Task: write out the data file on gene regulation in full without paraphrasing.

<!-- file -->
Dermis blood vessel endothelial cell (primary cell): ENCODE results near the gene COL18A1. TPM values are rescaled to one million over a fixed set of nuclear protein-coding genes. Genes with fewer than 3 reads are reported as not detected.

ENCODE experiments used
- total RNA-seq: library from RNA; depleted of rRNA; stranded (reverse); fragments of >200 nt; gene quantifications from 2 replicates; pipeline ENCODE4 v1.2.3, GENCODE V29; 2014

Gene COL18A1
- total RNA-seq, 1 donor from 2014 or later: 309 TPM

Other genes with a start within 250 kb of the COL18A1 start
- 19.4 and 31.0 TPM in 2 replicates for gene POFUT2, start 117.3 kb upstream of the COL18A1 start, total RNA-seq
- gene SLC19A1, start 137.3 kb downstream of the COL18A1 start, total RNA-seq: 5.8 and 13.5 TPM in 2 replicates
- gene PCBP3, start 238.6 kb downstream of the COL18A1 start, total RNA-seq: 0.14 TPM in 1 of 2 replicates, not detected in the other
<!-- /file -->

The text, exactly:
Dermis blood vessel endothelial cell (primary cell): ENCODE results near the gene COL18A1. TPM values are rescaled to one million over a fixed set of nuclear protein-coding genes. Genes with fewer than 3 reads are reported as not detected.

ENCODE experiments used
- total RNA-seq: library from RNA; depleted of rRNA; stranded (reverse); fragments of >200 nt; gene quantifications from 2 replicates; pipeline ENCODE4 v1.2.3, GENCODE V29; 2014

Gene COL18A1
- total RNA-seq, 1 donor from 2014 or later: 309 TPM

Other genes with a start within 250 kb of the COL18A1 start
- 19.4 and 31.0 TPM in 2 replicates for gene POFUT2, start 117.3 kb upstream of the COL18A1 start, total RNA-seq
- gene SLC19A1, start 137.3 kb downstream of the COL18A1 start, total RNA-seq: 5.8 and 13.5 TPM in 2 replicates
- gene PCBP3, start 238.6 kb downstream of the COL18A1 start, total RNA-seq: 0.14 TPM in 1 of 2 replicates, not detected in the other